What personal questions are employers legally allowed to ask a candidate during a job interview or on a job application? Recently, during a job interview at a hospital, the unit manager asked me if I was single. I answered honestly, but after wondered if that was even legally allowed. Later, while filing out the job application form for the hospital I was asked for my date of birth. I left that blank. How do I answer these personal questions in a job interview?
You are correct. Asking a job candidate if he or she is single, is indeed illegal. So, too, is asking for your date of birth during the interview process. To issue a T4 slip, employers do need an employee’s social insurance number and date of birth, but those can be obtained once a candidate accepts a position.
Interview questions must always be relevant to the successful performance of a job, and should be asked of every job interview candidate. It is illegal for employers to ask your race, place of origin, citizenship, religion, sexual orientation, age or family status.
Questions for which answers can be used for discriminatory purposes are not permitted. But the way in which a question is asked can often determine whether it is legal, or not. For example:
- Prospective employers cannot ask where you were born. They can ask if you are legally allowed to work in Canada.
- They can’t ask, “What is your first language?” They can ask what languages you read, speak or write – but, only if it’s related to the job.
- They can’t ask if you’re married or single, or if you have or are planning to have children. But they can ask if you can work overtime when needed, if you are available to travel on-the-job, and if you are willing to relocate if necessary.
- They cannot ask if you have disabilities, or ask for your medical history. They can ask if you can perform the duties as outlined in the job description.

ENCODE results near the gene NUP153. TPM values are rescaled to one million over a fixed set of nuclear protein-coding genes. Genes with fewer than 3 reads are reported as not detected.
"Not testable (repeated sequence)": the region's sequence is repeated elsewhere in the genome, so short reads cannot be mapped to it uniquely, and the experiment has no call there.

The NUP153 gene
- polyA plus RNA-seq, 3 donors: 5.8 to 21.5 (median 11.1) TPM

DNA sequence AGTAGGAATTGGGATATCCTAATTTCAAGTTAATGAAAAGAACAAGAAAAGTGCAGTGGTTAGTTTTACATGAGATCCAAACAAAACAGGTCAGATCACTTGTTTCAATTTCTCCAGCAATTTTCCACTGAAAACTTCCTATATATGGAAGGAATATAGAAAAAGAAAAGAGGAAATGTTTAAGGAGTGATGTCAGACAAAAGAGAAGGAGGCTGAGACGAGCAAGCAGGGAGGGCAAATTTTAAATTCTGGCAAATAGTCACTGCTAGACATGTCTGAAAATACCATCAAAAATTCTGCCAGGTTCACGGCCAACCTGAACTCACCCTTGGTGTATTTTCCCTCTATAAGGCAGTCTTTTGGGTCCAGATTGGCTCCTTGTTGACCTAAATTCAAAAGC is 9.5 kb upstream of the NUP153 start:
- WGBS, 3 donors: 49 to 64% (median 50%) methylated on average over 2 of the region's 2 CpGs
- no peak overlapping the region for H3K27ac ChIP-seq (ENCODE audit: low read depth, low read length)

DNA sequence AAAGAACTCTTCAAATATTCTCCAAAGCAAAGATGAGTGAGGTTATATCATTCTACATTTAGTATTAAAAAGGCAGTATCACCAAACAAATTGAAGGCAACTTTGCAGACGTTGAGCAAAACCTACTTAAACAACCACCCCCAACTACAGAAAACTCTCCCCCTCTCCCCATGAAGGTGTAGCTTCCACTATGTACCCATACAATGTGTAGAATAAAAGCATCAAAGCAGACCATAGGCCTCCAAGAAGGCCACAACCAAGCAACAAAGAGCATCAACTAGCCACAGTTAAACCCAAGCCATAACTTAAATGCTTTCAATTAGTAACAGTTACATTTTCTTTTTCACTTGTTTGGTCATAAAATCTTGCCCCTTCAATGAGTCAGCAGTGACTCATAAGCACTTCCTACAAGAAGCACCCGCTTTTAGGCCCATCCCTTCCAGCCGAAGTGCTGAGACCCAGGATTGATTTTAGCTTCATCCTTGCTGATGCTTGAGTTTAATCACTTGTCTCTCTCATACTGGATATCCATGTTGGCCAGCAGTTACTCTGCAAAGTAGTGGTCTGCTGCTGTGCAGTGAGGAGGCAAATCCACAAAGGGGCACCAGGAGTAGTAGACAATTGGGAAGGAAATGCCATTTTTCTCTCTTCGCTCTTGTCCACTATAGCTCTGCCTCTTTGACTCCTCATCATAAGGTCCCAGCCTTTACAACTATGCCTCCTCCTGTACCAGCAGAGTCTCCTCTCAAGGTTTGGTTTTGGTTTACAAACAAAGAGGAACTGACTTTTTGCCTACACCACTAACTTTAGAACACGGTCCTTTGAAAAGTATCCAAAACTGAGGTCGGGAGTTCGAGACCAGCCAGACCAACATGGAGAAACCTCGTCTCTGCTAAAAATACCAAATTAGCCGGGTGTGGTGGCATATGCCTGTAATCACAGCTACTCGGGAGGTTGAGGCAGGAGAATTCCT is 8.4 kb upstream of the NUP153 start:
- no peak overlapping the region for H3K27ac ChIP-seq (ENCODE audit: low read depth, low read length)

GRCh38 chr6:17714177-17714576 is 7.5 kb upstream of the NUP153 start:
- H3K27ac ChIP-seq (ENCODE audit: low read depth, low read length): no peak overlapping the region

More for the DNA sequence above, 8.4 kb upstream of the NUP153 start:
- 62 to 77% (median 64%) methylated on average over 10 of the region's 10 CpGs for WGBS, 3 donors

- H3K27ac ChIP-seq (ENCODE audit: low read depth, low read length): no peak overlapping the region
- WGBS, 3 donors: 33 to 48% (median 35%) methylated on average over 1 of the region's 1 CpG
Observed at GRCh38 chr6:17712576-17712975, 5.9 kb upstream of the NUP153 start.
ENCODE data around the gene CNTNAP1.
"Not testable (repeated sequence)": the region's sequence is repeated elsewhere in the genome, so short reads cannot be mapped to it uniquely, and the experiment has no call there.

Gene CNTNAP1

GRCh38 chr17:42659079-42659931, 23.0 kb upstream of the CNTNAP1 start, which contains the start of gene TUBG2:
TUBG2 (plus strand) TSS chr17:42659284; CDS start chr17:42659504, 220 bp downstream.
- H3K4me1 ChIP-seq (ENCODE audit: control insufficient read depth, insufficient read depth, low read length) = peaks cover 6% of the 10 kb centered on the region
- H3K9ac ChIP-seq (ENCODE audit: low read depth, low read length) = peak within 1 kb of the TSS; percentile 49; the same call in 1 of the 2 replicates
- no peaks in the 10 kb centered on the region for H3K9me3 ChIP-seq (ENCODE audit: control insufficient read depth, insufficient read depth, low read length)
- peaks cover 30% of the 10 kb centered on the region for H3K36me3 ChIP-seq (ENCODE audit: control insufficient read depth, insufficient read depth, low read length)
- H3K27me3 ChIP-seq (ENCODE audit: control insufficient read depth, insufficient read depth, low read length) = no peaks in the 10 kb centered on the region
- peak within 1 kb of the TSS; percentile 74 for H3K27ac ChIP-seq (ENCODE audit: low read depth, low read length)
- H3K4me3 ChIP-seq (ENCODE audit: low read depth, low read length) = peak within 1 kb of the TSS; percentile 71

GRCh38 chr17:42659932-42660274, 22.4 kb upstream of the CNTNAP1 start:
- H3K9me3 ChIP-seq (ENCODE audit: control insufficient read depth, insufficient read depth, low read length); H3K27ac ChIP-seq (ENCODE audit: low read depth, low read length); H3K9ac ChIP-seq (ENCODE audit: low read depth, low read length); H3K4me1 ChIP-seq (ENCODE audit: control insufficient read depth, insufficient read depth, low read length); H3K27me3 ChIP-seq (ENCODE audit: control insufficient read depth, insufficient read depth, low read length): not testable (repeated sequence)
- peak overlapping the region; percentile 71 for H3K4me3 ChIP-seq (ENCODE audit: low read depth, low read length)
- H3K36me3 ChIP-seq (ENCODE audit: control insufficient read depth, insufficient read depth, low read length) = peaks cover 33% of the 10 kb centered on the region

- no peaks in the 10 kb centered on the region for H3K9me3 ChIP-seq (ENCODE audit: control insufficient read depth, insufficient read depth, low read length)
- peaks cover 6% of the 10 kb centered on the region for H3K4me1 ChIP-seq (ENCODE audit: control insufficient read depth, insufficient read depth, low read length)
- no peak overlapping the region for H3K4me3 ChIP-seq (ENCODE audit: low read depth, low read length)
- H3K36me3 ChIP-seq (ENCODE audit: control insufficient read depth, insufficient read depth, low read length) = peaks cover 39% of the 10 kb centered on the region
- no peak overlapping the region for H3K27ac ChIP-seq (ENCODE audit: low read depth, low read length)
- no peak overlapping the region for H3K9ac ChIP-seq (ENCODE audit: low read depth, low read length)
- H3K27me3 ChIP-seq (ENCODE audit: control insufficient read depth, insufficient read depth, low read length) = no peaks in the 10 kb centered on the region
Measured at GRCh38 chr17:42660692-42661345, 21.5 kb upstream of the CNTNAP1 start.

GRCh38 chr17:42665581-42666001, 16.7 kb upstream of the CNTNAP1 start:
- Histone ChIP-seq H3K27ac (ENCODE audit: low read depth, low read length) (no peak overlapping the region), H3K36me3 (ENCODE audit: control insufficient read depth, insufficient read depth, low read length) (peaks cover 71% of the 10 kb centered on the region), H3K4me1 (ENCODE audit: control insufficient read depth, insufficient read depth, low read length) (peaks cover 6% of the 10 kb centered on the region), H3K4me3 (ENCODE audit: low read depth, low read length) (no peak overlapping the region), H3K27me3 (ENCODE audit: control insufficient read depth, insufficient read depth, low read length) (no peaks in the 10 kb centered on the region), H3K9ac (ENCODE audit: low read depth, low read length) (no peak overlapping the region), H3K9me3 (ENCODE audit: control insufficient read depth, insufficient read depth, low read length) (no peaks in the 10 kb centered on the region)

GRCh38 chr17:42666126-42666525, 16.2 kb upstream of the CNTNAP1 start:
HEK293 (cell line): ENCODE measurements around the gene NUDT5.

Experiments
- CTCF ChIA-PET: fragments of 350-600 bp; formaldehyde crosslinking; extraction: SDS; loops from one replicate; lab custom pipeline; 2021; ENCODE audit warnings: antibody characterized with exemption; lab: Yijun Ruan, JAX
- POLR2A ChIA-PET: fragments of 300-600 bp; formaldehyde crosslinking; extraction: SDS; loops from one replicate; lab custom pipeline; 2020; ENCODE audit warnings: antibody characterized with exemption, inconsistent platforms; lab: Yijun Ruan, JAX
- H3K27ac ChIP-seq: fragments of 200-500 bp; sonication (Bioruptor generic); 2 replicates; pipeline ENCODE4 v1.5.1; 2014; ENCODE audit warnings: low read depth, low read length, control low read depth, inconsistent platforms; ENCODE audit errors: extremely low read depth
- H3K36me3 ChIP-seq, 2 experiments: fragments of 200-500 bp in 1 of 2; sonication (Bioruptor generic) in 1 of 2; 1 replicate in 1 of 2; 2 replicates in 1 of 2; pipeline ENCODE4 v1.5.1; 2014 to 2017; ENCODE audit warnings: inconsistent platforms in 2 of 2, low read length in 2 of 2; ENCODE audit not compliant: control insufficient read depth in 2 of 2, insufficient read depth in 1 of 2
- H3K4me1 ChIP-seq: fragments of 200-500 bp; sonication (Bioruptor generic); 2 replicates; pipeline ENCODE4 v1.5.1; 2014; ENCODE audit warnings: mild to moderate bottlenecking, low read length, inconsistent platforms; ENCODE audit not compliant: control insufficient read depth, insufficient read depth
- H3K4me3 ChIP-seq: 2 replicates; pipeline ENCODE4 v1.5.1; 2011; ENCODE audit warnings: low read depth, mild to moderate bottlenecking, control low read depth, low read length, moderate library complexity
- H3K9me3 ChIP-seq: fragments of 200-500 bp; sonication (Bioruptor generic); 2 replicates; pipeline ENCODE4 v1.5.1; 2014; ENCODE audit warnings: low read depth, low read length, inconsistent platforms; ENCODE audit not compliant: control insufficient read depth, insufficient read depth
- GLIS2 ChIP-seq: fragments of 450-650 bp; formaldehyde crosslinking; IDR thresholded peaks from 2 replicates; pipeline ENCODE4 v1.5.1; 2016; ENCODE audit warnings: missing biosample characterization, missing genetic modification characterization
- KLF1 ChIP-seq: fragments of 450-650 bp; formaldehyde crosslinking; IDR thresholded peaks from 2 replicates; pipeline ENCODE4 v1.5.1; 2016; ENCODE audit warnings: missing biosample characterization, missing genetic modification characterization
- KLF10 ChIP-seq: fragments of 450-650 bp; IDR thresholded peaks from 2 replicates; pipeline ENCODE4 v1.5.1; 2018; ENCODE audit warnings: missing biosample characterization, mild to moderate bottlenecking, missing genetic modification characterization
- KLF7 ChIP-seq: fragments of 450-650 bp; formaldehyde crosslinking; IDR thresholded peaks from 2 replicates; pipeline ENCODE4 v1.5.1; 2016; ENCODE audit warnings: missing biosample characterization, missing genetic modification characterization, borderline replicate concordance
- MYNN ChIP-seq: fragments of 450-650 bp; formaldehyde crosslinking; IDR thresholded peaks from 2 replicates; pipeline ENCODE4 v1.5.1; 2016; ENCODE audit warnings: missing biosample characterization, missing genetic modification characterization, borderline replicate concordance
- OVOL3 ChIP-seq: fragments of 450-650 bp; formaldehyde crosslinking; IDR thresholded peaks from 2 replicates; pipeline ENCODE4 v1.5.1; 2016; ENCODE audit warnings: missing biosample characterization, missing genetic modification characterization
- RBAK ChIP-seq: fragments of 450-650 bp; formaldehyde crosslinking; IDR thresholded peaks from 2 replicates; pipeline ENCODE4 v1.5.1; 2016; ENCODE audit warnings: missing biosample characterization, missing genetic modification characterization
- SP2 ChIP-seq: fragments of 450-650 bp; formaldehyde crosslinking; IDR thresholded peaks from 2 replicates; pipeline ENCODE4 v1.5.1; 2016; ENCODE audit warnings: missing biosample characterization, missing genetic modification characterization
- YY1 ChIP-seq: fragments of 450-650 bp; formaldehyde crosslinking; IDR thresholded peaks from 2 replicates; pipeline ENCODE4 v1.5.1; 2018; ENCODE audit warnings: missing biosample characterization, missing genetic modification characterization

- They cannot ask if you’ve ever been arrested. Rather, they can ask if you are bondable and/or require a background check (as it relates to the job).
If you feel uncomfortable to point out that a question may be out of bounds, you can address the issue behind the question, instead. For example, for the question about being single, consider responding as follows: “Are you asking this question because the job may require working overtime, or require out-of-town travel? If so, I am fully able to commit to working outside of the nine-to-five business day when needed.”
Familiarizing yourself with the values of an organization will help you to anticipate and prepare for relevant interview questions. For example, the Canadian Cancer Society has, since the 1990s, made it a policy to hire only non-smokers, given that smoking has been linked to cancer. Certain faith-based organizations may also require that as an employee, you respect and uphold the tenets of their organization, even if you personally practise a different faith.
Do your research, follow your instincts, and search for a company whose culture you fit into, and which also fits your lifestyle.
Julie Labrie is the vice-president of BlueSky Personnel Solutions.
Do you have a question on careers, labour law or management? Send it in to our panel of experts, which includes career coaches, a recruitment expert and an employment lawyer: firstname.lastname@example.org Please be advised that while The Globe and Mail may publish your submission, your name and address will be kept confidential.Report Typo/Error